Friday, August 12, 2016

20 Mbps

This may not be exciting to those of you with gigabit Ethernet, but my ISP now offers 20 Mbps service and for $6/month to upgrade from 10, that's a  bargain.  Pages that you used to take a couple seconds to appear are now nearly instantaneous.  I am discovering other CAT5 cables in my network however.  In addition the powerline adapters have some odd limits.  I suspect the low data rates might be because of having to go through the circuit breakers between circuits.

UPDATE: TP-Link confirms the circuit breakers are the cause.  I may have to go wireless on these or find outlets near where I want to go that are on the same circuit. I moved the wireline adapter from an outlet in the klitchen to an outlet a few feet away in the family room (on a different breaker), and download rate went from 2.3 Mbps to 8.4; still not what I should be getting but it suggests that some differences in the circuit breakers.  It may make more sense to get a Wi-Fi extender and install that in the third bedroom, which has 100 Mbps Ethernet cable running to it.  I have a somewhat older dlink wireless router whuich I might be able to plug into that cable and use for that purpose.

UPDATE 2: I scrapped the dlink wireless router because it seemed defective when really there was a bad connector in the wall which the ISP has since replaced.  Does anyone make a wi-fi extender that takes an Ethernet input?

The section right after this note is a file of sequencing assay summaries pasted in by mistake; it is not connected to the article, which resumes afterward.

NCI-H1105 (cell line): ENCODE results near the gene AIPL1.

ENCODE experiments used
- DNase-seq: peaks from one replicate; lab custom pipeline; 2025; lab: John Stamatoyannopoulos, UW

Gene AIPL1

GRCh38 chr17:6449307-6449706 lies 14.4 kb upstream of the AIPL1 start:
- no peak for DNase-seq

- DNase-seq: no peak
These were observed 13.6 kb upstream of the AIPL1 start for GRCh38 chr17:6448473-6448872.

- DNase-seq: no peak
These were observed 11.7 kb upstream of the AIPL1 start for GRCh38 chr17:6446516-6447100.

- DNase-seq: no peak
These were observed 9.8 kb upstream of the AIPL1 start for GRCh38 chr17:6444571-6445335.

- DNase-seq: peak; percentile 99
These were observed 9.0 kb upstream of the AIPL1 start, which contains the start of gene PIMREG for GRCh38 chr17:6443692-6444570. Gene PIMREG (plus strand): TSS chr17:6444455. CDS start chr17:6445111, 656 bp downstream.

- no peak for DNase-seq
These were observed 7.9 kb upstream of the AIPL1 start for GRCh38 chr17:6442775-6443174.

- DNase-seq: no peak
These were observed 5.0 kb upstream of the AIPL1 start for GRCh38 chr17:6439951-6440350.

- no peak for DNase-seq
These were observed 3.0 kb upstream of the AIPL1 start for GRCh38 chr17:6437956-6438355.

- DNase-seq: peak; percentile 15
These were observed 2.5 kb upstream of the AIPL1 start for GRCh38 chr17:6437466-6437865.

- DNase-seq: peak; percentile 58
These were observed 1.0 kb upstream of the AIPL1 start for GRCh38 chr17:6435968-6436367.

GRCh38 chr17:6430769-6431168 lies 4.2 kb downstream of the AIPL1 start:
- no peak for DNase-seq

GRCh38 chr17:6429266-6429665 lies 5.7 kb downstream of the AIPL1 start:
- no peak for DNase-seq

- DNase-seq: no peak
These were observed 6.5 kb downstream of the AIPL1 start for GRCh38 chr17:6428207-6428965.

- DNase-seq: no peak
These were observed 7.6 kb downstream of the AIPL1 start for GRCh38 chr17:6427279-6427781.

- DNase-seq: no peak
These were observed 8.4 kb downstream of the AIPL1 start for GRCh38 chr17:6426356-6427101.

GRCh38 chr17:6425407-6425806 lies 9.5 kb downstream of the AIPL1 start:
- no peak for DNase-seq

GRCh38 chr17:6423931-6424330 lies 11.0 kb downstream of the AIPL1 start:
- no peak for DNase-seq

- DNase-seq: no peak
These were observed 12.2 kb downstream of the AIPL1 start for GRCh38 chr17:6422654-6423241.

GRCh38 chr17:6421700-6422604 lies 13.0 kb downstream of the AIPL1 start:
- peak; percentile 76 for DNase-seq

UPDATE 3: Settled for a TP_Link wi-fi range extender.  I have 130 Mbps in the room where I will put it to reach the garage PC.

I found instructions for making a PC into a hotspot but the ancient laptop (the clunker as we call it) shuts down shortly after Windows 10 boots.  Windows 10 problem?  BIOS works without shutting down so I thought I would install Ubuntu Linux instead.  There's instructions for doing this under Linux also.  But it started shutting down under Linux as well.  Someone is probably willing to buy this HP DV5126.  Dual core, 2GB RAM, 1TB hybrid disk, LightScribe CD/DVD burner.


  1. Also never plug them into surge protected power strips. They have high frequency filters.

  2. The more modern ethernet-over-powerline adapters (500/600) are much, much better than the old 85 and 200 ones. They use frequencies that do a much better job of crossing over between the two 120V legs in a distribution center.

    As for a wifi-extender that takes an ethernet input -- Virtually any wireless router can be put into Access Point mode and used in this fashion, with better function and lower cost than a product labeled as a "wife-extender".

    Also, you can use the 5gHz side of a dual-radio, dual-band wifi-router as a backhaul to get a signal out to another 2.4gHz router, but that becomes a bit more complicated in set up.

  3. I suspected as much but could not find a clear statement.